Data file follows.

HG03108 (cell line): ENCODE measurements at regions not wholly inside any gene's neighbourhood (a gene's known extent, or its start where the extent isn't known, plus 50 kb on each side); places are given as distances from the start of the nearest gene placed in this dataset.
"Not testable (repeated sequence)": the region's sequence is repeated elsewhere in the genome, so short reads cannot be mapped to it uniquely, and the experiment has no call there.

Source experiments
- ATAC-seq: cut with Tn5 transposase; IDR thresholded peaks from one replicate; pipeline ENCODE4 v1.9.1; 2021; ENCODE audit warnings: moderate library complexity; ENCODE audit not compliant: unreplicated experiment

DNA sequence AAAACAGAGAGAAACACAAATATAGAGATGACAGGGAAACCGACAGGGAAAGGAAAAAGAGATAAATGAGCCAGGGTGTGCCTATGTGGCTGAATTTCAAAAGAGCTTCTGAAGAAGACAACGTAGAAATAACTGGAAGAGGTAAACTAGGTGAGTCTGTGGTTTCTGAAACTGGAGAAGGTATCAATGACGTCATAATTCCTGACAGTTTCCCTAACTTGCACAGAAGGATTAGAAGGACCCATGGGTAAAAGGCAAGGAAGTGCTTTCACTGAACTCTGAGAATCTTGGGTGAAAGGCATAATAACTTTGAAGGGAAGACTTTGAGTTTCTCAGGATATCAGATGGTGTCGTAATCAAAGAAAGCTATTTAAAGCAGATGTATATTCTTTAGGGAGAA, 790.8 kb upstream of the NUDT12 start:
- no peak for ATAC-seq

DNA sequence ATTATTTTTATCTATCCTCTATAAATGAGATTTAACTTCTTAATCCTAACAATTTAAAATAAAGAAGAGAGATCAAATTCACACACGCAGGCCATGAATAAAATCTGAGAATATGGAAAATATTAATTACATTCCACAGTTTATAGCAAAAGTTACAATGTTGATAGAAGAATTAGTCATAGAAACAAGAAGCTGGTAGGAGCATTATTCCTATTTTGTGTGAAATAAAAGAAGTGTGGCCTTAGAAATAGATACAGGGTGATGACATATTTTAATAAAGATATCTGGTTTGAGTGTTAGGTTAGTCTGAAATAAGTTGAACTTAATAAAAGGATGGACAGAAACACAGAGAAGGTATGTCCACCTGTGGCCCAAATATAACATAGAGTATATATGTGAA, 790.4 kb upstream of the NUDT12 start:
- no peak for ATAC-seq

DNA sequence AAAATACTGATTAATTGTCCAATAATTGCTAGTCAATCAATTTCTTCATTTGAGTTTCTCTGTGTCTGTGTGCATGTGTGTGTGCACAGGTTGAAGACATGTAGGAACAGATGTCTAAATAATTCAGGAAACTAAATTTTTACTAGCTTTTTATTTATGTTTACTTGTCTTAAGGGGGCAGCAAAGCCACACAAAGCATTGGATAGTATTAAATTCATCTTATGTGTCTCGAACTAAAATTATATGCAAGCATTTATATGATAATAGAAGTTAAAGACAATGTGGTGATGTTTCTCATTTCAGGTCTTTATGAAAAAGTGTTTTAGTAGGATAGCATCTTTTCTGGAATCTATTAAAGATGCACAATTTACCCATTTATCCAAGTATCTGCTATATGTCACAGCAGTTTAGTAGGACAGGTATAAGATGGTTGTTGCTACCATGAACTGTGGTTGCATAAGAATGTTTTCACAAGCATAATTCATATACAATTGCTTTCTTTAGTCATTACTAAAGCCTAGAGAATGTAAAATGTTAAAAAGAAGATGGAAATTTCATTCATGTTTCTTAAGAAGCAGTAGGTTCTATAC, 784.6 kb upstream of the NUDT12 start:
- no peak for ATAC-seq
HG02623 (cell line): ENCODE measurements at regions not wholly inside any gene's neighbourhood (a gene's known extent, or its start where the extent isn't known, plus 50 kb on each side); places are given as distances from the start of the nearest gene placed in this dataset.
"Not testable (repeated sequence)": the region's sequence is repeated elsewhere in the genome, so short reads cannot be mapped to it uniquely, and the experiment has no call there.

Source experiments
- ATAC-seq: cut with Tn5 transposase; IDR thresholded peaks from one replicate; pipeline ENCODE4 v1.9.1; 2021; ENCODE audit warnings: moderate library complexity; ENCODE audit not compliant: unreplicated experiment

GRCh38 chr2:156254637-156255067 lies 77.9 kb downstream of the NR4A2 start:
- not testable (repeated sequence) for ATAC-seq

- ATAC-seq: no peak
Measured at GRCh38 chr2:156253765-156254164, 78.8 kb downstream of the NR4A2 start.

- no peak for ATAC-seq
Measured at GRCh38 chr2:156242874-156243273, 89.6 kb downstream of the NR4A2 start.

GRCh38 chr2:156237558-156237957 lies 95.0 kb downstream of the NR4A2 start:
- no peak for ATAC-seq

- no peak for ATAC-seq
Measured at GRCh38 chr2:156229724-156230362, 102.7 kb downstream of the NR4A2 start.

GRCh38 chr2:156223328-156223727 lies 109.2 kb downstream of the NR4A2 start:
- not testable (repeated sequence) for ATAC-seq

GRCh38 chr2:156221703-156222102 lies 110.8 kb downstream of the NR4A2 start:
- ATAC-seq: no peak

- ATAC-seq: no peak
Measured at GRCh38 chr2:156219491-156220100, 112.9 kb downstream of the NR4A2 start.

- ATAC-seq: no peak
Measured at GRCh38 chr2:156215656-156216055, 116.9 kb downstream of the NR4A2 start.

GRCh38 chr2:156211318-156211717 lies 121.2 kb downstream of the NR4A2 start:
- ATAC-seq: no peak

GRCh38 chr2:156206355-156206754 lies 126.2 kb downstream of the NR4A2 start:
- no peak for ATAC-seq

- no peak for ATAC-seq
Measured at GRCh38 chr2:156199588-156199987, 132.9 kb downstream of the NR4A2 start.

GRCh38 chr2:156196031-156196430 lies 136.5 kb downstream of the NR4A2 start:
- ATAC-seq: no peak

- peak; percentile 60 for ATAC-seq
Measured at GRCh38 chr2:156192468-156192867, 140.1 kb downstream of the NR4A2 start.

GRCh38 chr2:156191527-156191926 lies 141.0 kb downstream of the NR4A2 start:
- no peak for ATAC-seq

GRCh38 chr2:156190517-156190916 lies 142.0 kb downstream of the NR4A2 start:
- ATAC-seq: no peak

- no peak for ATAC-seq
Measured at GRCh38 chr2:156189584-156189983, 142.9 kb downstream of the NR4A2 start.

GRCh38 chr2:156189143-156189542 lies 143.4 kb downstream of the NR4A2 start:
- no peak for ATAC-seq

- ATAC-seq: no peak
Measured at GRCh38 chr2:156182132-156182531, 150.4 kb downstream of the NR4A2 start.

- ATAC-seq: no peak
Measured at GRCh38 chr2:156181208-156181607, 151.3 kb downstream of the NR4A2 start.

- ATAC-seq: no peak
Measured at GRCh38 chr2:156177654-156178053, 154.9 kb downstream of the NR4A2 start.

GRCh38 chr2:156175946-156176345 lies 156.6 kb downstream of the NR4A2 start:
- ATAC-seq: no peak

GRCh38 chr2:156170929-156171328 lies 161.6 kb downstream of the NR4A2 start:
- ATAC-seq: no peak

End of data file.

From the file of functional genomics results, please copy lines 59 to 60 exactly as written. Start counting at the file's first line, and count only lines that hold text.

GRCh38 chr2:156170929-156171328 lies 161.6 kb downstream of the NR4A2 start:
- ATAC-seq: no peak